| 16.2°C Belfast

McDonald: EU was ‘no great friend to Ireland’ during financial crisis

Sinn Fein leader Mary Lou McDonald warned there can be no return to austerity after the coronavirus pandemic

Close

Sinn Fein Leader, Mary Lou McDonald (PA)

Sinn Fein Leader, Mary Lou McDonald (PA)

Sinn Fein Leader, Mary Lou McDonald (PA)

The European Commission “was no great friend” to Ireland or its people during the last financial crisis, Sinn Fein’s leader has said.

Speaking in the Dail on Wednesday, Mary Lou McDonald said there cannot be a return to austerity once the coronavirus pandemic ends.

Her statement comes as Taoiseach Leo Varadkar took part in a European Council meeting on the Covid-19 outbreak on Wednesday morning with other EU leaders.

Close

A billboard comparing the National Asset Management Agency to the computer game Grand Theft Auto on the side of a building in Dublin (PA)

A billboard comparing the National Asset Management Agency to the computer game Grand Theft Auto on the side of a building in Dublin (PA)

PA

A billboard comparing the National Asset Management Agency to the computer game Grand Theft Auto on the side of a building in Dublin (PA)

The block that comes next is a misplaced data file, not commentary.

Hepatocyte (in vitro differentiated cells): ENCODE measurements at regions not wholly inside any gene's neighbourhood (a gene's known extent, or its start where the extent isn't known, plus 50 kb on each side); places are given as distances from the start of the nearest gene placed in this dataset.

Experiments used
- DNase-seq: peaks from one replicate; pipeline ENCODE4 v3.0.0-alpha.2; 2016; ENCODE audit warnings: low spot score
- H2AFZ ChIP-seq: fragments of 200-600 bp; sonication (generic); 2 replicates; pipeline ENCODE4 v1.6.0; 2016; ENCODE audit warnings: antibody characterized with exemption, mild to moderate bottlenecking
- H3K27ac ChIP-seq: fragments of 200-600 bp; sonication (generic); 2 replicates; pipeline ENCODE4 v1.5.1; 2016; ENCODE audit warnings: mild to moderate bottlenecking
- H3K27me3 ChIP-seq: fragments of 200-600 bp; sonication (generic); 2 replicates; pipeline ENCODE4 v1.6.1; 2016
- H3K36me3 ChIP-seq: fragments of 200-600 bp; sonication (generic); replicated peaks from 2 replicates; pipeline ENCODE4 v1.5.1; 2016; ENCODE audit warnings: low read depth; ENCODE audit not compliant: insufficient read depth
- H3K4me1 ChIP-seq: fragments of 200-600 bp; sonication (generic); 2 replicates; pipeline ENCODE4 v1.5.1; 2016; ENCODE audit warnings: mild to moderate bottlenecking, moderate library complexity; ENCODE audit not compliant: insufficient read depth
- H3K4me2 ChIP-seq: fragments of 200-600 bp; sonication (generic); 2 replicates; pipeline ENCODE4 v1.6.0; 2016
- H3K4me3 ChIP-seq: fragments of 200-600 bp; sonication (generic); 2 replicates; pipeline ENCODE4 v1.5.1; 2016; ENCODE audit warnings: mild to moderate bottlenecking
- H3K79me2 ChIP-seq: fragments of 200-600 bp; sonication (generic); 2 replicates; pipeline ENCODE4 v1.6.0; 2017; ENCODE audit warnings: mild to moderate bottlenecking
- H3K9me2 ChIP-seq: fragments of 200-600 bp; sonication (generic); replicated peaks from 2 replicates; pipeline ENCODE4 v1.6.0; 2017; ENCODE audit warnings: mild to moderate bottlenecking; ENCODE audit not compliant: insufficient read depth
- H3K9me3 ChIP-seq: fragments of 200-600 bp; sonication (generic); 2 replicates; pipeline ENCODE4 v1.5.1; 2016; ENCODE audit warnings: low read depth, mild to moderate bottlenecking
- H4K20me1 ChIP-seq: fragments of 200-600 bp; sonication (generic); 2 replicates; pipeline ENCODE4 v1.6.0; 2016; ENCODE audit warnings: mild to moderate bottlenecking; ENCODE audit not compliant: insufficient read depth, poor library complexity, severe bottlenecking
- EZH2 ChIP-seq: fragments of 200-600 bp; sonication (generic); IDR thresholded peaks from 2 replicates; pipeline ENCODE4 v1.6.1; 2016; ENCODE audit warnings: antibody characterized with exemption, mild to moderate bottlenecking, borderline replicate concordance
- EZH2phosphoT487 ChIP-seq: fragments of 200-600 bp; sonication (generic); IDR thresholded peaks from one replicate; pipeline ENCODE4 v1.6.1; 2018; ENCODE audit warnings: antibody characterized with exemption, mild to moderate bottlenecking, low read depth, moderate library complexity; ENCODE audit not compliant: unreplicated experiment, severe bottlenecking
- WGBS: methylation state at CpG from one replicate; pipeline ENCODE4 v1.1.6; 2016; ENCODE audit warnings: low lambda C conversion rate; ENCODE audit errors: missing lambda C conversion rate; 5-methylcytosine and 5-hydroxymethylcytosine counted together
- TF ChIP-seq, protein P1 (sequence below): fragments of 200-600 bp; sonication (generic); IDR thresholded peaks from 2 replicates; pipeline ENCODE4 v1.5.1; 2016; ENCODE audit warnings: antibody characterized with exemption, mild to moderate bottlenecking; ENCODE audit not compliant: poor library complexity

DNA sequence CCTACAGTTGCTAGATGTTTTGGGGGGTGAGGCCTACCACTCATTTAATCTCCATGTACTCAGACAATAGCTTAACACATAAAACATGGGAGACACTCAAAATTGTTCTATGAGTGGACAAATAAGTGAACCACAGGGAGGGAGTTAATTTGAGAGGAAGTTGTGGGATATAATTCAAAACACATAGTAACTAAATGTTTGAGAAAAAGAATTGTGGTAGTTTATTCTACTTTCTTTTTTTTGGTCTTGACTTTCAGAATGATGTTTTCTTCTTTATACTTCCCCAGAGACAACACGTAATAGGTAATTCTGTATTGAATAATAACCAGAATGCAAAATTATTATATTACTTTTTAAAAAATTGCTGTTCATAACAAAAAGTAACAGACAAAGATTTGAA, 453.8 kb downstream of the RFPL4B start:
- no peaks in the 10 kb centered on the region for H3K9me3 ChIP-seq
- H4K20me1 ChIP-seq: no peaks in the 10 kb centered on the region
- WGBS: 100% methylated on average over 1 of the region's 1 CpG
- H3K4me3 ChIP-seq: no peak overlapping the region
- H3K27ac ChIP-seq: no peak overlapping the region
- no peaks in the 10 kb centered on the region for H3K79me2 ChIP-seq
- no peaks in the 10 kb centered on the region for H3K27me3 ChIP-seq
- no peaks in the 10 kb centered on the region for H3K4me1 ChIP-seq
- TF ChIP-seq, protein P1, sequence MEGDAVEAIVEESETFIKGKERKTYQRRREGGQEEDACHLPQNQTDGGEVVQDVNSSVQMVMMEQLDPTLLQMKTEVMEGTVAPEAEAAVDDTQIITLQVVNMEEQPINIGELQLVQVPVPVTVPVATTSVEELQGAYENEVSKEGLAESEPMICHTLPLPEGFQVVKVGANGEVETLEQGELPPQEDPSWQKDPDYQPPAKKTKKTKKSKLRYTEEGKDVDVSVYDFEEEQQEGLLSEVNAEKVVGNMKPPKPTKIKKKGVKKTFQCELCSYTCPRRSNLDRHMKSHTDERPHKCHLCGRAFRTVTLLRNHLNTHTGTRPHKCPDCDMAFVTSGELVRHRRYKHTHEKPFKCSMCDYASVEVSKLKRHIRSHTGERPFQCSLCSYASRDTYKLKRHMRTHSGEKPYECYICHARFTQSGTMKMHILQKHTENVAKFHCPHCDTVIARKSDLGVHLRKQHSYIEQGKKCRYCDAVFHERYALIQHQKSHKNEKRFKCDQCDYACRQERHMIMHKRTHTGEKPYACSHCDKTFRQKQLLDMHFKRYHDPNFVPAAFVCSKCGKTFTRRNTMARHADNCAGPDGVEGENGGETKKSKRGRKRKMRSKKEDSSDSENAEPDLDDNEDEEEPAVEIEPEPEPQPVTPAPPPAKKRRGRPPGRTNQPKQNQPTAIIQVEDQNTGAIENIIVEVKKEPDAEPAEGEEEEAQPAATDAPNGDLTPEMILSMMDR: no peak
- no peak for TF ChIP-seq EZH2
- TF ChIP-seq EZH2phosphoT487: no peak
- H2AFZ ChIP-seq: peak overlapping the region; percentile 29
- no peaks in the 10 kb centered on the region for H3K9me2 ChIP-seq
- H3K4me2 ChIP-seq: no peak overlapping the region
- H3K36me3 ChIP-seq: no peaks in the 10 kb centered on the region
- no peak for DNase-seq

Mr Varadkar said they had spoken about a potential mutualisation of debt, known as coronabonds, but there was not unanimous support for such a plan.

Ms McDonald said: “There can be no return to austerity in the wake of this emergency.

“The fiscal rules within the EU are currently suspended but this is only a temporary state of affairs and the excessive deficit rules will re-apply again in the future.”

“The Irish people are all too aware of how austerity looks and how it feels from the last crisis.

“The European Commission and the European system at that time was no great friend to Ireland or our people.

“There are huge concerns now amongst workers and families that we are looking at a deja vu, or re-run, of that scenario.”

Ms Donald said she was concerned by comments made by Finance Minister Paschal Donohoe that financial supports for hundreds of thousands workers could be tapered in the months ahead.

PA